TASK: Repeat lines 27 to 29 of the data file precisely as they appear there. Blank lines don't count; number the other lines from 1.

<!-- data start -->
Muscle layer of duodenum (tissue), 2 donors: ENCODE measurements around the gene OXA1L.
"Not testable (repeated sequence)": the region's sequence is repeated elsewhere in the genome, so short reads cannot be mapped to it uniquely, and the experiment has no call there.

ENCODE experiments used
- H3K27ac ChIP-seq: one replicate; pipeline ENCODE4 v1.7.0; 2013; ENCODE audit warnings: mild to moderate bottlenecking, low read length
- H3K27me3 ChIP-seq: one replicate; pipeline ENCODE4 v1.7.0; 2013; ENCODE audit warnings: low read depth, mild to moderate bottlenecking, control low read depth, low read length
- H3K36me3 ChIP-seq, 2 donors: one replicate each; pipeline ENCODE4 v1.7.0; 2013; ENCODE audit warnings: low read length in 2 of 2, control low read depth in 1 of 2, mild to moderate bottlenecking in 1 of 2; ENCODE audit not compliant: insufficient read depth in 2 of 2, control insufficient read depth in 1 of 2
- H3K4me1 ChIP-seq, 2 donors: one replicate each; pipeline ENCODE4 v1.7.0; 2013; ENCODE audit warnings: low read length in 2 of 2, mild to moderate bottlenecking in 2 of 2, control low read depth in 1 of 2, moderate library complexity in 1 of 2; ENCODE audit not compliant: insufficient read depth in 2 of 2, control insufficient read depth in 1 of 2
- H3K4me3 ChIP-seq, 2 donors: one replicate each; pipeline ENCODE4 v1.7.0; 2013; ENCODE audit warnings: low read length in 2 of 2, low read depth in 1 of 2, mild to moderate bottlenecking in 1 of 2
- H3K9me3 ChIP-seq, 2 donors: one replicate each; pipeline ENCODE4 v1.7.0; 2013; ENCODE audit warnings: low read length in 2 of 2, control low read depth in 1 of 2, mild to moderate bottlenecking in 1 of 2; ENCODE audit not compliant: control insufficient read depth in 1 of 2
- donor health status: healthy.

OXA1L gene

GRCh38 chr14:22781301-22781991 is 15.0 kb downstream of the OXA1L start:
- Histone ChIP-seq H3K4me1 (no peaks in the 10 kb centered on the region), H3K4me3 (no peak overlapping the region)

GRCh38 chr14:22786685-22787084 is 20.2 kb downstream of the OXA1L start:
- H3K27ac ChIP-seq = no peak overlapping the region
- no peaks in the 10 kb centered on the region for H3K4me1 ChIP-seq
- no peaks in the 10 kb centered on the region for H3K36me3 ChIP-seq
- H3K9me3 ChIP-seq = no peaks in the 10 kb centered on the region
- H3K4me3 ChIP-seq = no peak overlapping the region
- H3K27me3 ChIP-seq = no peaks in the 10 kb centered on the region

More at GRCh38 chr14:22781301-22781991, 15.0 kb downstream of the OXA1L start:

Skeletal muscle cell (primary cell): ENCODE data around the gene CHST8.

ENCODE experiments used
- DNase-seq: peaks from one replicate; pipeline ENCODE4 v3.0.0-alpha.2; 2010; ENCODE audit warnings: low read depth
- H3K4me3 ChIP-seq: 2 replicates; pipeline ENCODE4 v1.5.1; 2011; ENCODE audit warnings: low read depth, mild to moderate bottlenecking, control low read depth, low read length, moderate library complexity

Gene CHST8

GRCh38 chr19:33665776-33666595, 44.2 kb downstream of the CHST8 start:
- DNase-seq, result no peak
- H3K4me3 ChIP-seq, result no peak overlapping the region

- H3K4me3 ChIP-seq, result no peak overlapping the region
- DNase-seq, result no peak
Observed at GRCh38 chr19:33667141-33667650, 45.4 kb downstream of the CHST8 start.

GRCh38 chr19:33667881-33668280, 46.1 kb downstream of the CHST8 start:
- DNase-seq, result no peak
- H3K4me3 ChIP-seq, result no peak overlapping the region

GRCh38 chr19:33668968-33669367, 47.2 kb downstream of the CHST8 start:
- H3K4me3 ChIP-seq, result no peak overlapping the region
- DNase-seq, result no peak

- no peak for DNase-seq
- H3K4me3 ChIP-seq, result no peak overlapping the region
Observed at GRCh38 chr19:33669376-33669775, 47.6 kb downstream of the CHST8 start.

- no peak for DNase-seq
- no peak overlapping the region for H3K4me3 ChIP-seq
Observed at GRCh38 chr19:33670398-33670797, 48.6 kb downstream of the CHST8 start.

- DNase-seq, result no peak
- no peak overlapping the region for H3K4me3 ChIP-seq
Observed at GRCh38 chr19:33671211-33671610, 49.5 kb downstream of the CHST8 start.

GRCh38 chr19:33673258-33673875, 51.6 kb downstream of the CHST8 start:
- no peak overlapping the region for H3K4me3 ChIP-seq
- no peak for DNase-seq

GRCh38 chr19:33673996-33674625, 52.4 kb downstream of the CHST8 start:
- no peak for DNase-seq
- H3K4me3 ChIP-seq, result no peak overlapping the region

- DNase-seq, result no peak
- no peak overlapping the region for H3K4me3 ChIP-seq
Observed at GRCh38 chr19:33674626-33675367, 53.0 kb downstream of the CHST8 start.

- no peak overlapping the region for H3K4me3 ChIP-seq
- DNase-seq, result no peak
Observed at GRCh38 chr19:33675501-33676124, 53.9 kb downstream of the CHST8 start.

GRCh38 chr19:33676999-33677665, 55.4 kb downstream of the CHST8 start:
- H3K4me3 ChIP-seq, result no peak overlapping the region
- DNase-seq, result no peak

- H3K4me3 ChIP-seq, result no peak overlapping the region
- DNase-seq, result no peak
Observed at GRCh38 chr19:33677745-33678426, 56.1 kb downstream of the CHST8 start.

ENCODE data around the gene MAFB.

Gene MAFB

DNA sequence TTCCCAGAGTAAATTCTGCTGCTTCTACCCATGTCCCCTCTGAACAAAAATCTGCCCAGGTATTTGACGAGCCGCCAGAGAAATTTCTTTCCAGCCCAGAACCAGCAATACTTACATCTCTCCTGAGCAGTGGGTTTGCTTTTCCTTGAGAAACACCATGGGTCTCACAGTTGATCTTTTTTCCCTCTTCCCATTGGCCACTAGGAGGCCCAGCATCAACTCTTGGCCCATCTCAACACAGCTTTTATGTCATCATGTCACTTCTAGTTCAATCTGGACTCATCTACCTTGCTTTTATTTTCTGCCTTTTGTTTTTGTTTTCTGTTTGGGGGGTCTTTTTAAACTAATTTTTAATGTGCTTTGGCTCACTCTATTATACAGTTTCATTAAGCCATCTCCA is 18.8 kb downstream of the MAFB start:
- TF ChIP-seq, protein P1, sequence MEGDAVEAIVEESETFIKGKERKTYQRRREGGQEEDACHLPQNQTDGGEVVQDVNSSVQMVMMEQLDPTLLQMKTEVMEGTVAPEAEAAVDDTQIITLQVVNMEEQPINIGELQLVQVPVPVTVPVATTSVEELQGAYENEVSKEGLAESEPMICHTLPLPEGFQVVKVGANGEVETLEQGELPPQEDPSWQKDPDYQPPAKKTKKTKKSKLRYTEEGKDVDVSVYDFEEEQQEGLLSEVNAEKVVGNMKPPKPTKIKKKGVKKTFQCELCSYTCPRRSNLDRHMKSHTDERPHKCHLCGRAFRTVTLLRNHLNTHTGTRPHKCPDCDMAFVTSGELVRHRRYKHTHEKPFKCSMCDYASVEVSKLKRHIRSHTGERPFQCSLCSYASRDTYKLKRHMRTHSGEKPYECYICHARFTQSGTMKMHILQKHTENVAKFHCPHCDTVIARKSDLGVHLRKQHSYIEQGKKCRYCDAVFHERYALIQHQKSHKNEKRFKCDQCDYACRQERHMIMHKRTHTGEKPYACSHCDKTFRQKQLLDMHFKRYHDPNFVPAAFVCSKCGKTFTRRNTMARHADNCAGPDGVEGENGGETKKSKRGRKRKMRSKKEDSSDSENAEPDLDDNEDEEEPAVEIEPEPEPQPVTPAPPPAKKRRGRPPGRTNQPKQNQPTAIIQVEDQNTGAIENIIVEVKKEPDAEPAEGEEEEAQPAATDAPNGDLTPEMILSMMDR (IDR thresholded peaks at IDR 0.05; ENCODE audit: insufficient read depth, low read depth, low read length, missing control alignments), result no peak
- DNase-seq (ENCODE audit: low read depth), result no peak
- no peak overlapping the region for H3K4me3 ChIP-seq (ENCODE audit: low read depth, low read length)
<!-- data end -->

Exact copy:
GRCh38 chr19:33665776-33666595, 44.2 kb downstream of the CHST8 start:
- DNase-seq, result no peak
- H3K4me3 ChIP-seq, result no peak overlapping the region